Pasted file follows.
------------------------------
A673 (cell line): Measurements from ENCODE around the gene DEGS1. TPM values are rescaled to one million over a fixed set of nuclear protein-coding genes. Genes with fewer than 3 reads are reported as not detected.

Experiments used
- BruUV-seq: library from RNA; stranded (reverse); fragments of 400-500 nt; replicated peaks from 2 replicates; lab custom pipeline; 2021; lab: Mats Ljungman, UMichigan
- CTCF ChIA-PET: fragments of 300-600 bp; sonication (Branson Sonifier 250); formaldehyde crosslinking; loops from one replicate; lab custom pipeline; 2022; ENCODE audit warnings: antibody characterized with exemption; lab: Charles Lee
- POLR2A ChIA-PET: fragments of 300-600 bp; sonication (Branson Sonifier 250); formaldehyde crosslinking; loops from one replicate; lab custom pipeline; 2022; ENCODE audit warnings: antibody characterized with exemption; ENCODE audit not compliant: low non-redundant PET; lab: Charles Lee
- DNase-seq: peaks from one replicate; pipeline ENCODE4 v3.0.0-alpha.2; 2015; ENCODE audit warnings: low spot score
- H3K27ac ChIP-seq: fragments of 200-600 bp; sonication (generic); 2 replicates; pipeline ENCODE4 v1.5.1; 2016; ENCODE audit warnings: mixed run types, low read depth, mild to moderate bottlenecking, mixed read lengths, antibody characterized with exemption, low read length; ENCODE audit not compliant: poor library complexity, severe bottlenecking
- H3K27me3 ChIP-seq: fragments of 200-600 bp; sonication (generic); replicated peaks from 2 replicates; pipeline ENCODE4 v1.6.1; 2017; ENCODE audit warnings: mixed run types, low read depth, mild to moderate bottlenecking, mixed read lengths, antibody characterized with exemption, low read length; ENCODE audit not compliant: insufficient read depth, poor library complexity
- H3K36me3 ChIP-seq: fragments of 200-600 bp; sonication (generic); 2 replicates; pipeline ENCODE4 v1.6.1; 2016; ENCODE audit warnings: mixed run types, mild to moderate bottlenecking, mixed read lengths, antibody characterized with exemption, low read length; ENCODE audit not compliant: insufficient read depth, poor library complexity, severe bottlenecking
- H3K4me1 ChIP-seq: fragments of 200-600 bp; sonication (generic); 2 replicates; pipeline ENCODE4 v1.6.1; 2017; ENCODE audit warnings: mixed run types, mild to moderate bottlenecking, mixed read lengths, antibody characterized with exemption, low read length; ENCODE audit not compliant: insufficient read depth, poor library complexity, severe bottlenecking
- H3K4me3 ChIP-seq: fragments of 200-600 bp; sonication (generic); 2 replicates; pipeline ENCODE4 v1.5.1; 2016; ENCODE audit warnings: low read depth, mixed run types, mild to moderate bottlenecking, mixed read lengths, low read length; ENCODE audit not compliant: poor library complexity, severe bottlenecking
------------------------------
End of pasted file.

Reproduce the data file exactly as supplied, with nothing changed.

A673 (cell line): Measurements from ENCODE around the gene DEGS1. TPM values are rescaled to one million over a fixed set of nuclear protein-coding genes. Genes with fewer than 3 reads are reported as not detected.

Experiments used
- BruUV-seq: library from RNA; stranded (reverse); fragments of 400-500 nt; replicated peaks from 2 replicates; lab custom pipeline; 2021; lab: Mats Ljungman, UMichigan
- CTCF ChIA-PET: fragments of 300-600 bp; sonication (Branson Sonifier 250); formaldehyde crosslinking; loops from one replicate; lab custom pipeline; 2022; ENCODE audit warnings: antibody characterized with exemption; lab: Charles Lee
- POLR2A ChIA-PET: fragments of 300-600 bp; sonication (Branson Sonifier 250); formaldehyde crosslinking; loops from one replicate; lab custom pipeline; 2022; ENCODE audit warnings: antibody characterized with exemption; ENCODE audit not compliant: low non-redundant PET; lab: Charles Lee
- DNase-seq: peaks from one replicate; pipeline ENCODE4 v3.0.0-alpha.2; 2015; ENCODE audit warnings: low spot score
- H3K27ac ChIP-seq: fragments of 200-600 bp; sonication (generic); 2 replicates; pipeline ENCODE4 v1.5.1; 2016; ENCODE audit warnings: mixed run types, low read depth, mild to moderate bottlenecking, mixed read lengths, antibody characterized with exemption, low read length; ENCODE audit not compliant: poor library complexity, severe bottlenecking
- H3K27me3 ChIP-seq: fragments of 200-600 bp; sonication (generic); replicated peaks from 2 replicates; pipeline ENCODE4 v1.6.1; 2017; ENCODE audit warnings: mixed run types, low read depth, mild to moderate bottlenecking, mixed read lengths, antibody characterized with exemption, low read length; ENCODE audit not compliant: insufficient read depth, poor library complexity
- H3K36me3 ChIP-seq: fragments of 200-600 bp; sonication (generic); 2 replicates; pipeline ENCODE4 v1.6.1; 2016; ENCODE audit warnings: mixed run types, mild to moderate bottlenecking, mixed read lengths, antibody characterized with exemption, low read length; ENCODE audit not compliant: insufficient read depth, poor library complexity, severe bottlenecking
- H3K4me1 ChIP-seq: fragments of 200-600 bp; sonication (generic); 2 replicates; pipeline ENCODE4 v1.6.1; 2017; ENCODE audit warnings: mixed run types, mild to moderate bottlenecking, mixed read lengths, antibody characterized with exemption, low read length; ENCODE audit not compliant: insufficient read depth, poor library complexity, severe bottlenecking
- H3K4me3 ChIP-seq: fragments of 200-600 bp; sonication (generic); 2 replicates; pipeline ENCODE4 v1.5.1; 2016; ENCODE audit warnings: low read depth, mixed run types, mild to moderate bottlenecking, mixed read lengths, low read length; ENCODE audit not compliant: poor library complexity, severe bottlenecking